There’s no argument that Amazon.com is the 800-pound gorilla of e-commerce.
What may be surprising, however, is that The House That Bezos Built has also become the dominant search engine when it comes to buying stuff.
According to a survey of 2,000 consumers commissioned by BloomReach, fully 44 percent of shoppers go straight to Amazon when shopping for products online, compared with the 34 percent who turn first to search engines and the 21 percent who seek out other specific retailers.
Equally impressive — or alarming, depending on your perspective — is the speed at which Amazon is consolidating its search lead. Just three years ago Forrester Research pegged the percentage of shoppers who went directly to the Big A at 30 percent, BloomReach noted.
The survey, conducted by Survata, also showed that 75 percent of consumers believe Amazon does the best job of personalizing the shopping experience, compared with 9 percent for Walmart.com and 8 percent for eBay.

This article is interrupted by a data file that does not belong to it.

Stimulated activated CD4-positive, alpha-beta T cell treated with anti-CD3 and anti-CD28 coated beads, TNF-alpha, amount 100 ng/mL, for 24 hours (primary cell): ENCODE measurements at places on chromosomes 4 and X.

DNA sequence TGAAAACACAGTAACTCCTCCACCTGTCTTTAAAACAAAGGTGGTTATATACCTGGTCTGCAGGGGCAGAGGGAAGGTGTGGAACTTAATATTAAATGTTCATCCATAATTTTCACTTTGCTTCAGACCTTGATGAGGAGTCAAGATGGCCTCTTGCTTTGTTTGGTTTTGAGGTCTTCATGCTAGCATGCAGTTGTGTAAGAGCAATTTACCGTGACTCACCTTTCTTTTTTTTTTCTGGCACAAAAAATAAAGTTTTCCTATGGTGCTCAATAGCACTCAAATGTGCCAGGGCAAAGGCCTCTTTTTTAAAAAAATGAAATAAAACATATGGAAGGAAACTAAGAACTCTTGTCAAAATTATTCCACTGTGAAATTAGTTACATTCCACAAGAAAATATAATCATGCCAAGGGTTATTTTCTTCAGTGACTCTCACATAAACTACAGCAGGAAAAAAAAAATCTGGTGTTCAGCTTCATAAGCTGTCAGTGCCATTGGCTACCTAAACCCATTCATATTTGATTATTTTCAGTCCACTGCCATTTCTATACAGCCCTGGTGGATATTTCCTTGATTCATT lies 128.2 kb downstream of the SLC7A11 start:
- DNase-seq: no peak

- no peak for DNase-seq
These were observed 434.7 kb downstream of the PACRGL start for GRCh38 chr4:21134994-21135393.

Not surprisingly, a separate Survata survey of 500 online merchants showed that 44 percent consider Amazon their biggest threat, followed by eBay at 21 percent and a direct competitor at 20 percent.
BloomReach, it should be noted, provides online merchandising and search- and site-optimization services, so its motive for sounding the Amazon alarm may be biased even if the data is not.
Separately, the company also asked consumers about their smartphone shopping habits, and found that 81 percent still prefer to make their online purchases on a desktop or laptop computer. Why? Sixty-four percent said the challenges of using a smartphone (smaller screens, difficulty typing) negatively affected their willingness to make a mobile purchase.
The main use of smartphones when shopping, cited by 47 percent of respondents, is to research products and prices, with nearly half of the research conducted in stores (showrooming), the survey showed.